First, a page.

Mashable Muses While Tinder CEO Sean Rad Confuses: The Match Group IPO
November 18, 2015
Sean Rad is the CEO of Tinder for one very simple reason: he’s easily manipulated by investors or he’s a CE(N)O. Companies like The Match Group or Venture Capital firms purposely hire underqualified CEOs who are easily manipulated & desperate to keep their job and status as CEO, who are then willing to engage in unethical and or illegal behavior on behalf of the company to quickly prove they can achieve ROI for investors.
Tinder’s CEO Sean Rad’s latest baffling behavior has Mashable’s Seth Fiegerman comically muses about why companies are quiet before IPO’s.
On the eve of his parent company’s public offering, Tinder CEO and cofounder Sean Rad gave a baffling and embarrassing interview to The Evening Standard, in which he muses about doing “background research” to discredit a journalist who wrote an unflattering story of the app and eagerly boasts about turning down the advances of a “really famous” supermodel.
The truly awkward moment comes when Rad tries and fails to explain his attraction to women who are “intellectual” rather than beautiful.
Fiegerman warns not to read the rest of his piece if you cringe easily, but if you read here often, you’ve either lived through your own (startup) sexism stories or vicariously through mine at this point, so head over (ahem-after reading this) for a good laugh.
SEC POTENTIAL WARNING FOR IPO FRAUD
Both The Match Group ($MTCH) and Square ($SQ) are set to IPO tomorrow and if the SEC is paying attention they’ll not allow investors to pull out immediately until they’re able to show sustainable growth over two years. If both companies IPO then watch for massive layoffs in both companies in the next six to 12 months. As this business model, likely built on false projections, cannot sustain sales and employees will unfairly be blamed for mismanagement from the top. Initial investors will pull out all their money as soon as possible leaving long-term investors/shareholders with worthless stock.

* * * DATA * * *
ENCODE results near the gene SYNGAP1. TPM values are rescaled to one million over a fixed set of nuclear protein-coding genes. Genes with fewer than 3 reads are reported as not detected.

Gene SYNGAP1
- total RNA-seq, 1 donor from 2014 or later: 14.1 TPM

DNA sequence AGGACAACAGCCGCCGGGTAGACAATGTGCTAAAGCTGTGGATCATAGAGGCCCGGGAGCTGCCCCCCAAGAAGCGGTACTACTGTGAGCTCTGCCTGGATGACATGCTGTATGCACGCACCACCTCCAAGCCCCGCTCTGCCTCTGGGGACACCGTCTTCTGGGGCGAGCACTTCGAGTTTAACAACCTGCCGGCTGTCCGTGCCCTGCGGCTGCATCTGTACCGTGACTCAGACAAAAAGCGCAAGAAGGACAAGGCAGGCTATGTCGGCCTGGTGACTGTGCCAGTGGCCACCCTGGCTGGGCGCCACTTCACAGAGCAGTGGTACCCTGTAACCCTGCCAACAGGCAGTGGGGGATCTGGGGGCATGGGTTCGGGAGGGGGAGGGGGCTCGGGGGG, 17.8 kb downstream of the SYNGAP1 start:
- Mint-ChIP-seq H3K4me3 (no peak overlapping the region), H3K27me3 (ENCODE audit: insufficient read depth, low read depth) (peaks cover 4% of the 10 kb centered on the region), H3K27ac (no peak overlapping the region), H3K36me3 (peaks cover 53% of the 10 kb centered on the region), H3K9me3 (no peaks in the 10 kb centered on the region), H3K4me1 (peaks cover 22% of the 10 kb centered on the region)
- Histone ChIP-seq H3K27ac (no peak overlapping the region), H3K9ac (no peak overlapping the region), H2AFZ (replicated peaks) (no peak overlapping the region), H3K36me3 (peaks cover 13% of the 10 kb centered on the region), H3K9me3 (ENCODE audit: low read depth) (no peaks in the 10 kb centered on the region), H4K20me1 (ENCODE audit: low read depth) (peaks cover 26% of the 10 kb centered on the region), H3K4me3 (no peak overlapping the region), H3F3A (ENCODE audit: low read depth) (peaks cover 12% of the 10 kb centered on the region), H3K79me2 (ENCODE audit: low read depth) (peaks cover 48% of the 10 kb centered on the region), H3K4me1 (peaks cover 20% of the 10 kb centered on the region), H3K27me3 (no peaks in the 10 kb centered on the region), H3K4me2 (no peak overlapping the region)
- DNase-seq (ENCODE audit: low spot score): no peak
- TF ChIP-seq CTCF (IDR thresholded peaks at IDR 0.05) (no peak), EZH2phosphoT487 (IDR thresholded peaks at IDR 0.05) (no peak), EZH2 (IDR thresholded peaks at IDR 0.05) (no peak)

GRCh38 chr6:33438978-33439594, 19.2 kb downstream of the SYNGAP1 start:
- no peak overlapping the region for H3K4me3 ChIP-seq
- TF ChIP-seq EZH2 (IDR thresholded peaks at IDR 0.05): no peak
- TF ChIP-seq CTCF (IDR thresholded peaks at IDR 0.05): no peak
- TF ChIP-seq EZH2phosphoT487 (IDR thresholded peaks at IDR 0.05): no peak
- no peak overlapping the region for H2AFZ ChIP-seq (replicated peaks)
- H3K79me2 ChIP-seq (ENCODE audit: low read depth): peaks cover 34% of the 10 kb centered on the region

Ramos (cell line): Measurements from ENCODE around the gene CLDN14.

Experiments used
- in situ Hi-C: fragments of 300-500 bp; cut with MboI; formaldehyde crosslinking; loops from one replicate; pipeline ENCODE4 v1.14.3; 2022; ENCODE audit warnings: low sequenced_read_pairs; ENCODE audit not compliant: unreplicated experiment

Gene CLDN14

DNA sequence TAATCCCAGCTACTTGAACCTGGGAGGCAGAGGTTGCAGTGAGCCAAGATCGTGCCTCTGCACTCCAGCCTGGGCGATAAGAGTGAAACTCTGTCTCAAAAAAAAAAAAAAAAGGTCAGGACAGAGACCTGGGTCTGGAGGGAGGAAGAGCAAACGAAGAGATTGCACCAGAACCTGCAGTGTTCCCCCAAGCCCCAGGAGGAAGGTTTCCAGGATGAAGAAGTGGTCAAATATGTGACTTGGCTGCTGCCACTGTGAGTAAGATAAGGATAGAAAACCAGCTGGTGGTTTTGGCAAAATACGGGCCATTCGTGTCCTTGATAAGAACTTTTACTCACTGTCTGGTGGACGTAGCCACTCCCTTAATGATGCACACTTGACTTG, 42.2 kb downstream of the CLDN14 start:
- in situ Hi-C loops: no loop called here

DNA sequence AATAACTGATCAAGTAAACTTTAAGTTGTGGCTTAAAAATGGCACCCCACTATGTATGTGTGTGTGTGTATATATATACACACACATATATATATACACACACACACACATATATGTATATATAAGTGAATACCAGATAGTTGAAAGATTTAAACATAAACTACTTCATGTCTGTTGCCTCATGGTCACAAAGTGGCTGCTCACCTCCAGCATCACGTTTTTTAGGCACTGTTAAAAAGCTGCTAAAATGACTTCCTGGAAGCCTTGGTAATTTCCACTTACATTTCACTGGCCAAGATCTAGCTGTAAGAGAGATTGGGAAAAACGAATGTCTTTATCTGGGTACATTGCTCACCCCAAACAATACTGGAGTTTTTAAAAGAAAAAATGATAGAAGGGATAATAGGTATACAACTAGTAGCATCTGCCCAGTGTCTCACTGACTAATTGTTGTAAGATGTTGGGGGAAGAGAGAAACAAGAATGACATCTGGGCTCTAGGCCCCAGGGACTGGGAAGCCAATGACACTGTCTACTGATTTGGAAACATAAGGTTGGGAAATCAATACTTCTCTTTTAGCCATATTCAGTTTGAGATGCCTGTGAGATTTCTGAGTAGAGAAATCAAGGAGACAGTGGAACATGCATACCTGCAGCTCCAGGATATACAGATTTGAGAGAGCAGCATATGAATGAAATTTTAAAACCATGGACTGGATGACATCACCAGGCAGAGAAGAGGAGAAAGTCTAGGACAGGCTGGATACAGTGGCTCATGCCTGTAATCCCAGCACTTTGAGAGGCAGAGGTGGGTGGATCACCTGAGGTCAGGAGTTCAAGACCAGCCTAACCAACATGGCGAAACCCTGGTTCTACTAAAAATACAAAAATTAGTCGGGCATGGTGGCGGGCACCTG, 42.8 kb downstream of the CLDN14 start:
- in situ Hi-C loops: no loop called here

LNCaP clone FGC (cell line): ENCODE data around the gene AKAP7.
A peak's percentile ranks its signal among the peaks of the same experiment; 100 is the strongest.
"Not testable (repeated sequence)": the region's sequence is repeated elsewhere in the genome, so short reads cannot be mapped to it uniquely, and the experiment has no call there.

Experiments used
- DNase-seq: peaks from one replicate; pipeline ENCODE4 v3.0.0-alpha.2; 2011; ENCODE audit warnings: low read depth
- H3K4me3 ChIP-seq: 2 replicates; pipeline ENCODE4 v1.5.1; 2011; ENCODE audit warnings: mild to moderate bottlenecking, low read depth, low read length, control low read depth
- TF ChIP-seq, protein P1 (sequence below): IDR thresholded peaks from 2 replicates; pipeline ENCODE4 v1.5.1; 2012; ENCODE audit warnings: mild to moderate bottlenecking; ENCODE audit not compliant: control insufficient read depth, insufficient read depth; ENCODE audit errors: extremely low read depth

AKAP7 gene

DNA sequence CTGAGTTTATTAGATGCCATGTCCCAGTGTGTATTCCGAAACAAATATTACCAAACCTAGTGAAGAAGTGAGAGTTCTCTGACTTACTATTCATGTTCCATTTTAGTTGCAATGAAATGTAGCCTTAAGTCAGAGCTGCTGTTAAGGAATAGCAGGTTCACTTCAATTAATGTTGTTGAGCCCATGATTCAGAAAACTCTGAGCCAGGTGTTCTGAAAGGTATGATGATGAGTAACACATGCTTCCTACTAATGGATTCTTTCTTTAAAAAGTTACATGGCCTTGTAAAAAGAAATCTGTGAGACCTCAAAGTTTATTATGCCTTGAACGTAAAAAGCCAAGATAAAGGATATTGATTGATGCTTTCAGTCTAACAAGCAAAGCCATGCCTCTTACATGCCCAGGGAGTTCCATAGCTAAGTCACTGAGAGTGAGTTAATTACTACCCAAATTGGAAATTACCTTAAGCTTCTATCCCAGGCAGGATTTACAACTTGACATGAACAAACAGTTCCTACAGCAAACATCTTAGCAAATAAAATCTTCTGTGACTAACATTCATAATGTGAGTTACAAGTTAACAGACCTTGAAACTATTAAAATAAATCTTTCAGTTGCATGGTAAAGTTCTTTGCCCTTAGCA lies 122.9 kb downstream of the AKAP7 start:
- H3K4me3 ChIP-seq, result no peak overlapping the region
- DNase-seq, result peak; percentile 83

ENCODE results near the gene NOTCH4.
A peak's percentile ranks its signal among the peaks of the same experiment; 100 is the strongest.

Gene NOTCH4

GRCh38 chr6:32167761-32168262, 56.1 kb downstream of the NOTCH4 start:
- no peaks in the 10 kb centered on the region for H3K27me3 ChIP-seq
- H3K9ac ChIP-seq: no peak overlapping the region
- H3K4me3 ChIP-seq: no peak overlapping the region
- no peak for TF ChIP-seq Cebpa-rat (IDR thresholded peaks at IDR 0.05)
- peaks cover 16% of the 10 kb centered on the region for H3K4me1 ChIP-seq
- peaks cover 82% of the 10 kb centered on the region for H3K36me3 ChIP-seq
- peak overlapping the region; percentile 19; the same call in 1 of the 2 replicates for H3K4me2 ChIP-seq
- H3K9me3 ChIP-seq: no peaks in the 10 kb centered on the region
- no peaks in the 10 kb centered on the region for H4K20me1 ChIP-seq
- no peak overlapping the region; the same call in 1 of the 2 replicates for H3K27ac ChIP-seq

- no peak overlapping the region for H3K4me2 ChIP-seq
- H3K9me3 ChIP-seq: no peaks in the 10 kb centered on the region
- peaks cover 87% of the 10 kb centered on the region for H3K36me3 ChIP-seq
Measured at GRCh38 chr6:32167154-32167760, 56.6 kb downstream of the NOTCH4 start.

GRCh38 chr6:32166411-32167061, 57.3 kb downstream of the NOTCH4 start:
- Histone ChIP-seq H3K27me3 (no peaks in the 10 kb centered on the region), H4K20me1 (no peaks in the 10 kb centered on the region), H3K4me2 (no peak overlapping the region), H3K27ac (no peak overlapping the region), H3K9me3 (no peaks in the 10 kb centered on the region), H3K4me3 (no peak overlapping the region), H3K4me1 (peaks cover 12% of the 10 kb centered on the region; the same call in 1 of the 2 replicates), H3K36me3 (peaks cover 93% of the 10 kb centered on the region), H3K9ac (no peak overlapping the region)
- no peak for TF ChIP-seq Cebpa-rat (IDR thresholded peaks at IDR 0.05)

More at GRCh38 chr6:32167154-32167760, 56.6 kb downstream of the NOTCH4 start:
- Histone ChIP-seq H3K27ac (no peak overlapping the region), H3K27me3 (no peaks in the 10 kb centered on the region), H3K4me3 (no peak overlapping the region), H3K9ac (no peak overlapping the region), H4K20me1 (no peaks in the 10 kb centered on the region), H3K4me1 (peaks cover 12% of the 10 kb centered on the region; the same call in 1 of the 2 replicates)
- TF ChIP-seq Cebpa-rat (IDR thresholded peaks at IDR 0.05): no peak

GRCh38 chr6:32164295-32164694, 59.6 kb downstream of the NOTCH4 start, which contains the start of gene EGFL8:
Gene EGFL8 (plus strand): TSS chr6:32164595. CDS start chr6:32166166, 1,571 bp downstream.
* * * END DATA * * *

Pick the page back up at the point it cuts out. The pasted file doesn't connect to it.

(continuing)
Unethical startups almost always engage in company-wide sexism, where it’s applauded, encouraged, replicated and rewarded while the victims are ignored, retaliated against then terminated, which is always a trigger for far greater fraud within the companies. A very common fraud we’ll see much more of in tech (it’s finally catching up to its little sister medtech) are false sales projections which lead to hypergrowth and fraudulent overvaluation of the company.
We’ve seen a similar pattern recently with CEO Jack Dorsey’s Square falling $2 billion short in valuation for their IPO, and we’ll see this again with CEO Travis Kalanick of Uber, who now claims his company is too young to IPO (way to spin it Travis). The false projections which lead to the appearance of hypergrowth can’t IPO and still make money for investors, so they file the IPO (pull it six months later stating “unfavorable market conditions”) where their only option is to sell the company. Initial investors make their money + back, but long-term investors/shareholders just purchased a fraud and will lose money.
Startup tech is following a very similar pattern to the industry’s little sister, medtech, when it comes to fraud. Reference: NEA Funded ExploraMed Incubated startup Acclarent that was acquired by Johnson & Johnson for $785 million in 2010 to see the pattern.
By the time shareholders start to understand the fraud, and when the U.S. Department of Justice & SEC starts to investigate, the Group or VC’s go unnoticed because they have an easily manipulated, underqualified CEOs to take the fall for them while they start the fraud cycle all over again with a new startup all at taxpayer expense. #TheSociopathicBusinessModel
Not until we take the billion dollar blinders off of startup #GodsOfFrauds, where unethical & illegal behavior is entrenched in the business model, will we see the likes of the Sean Rads of the world disappear from the CEO landscape, where investors are forced accountable by the shareholders. Fiegerman cleverly states in his Mashable piece that Rad was installed as Tinder’s CEO briefly uninstalled then recently reinstalled pre-IPO, hopefully, this explains why Rad is CEO and also why no one (least of all Rad) should be surprised when he’s permanently uninstalled in the very near future, for his sake let’s hope he fares better than these guys from NEA funded ExploraMed incubated startup Acclarent which sold to Johnson & Johnson for $785 million in 2010.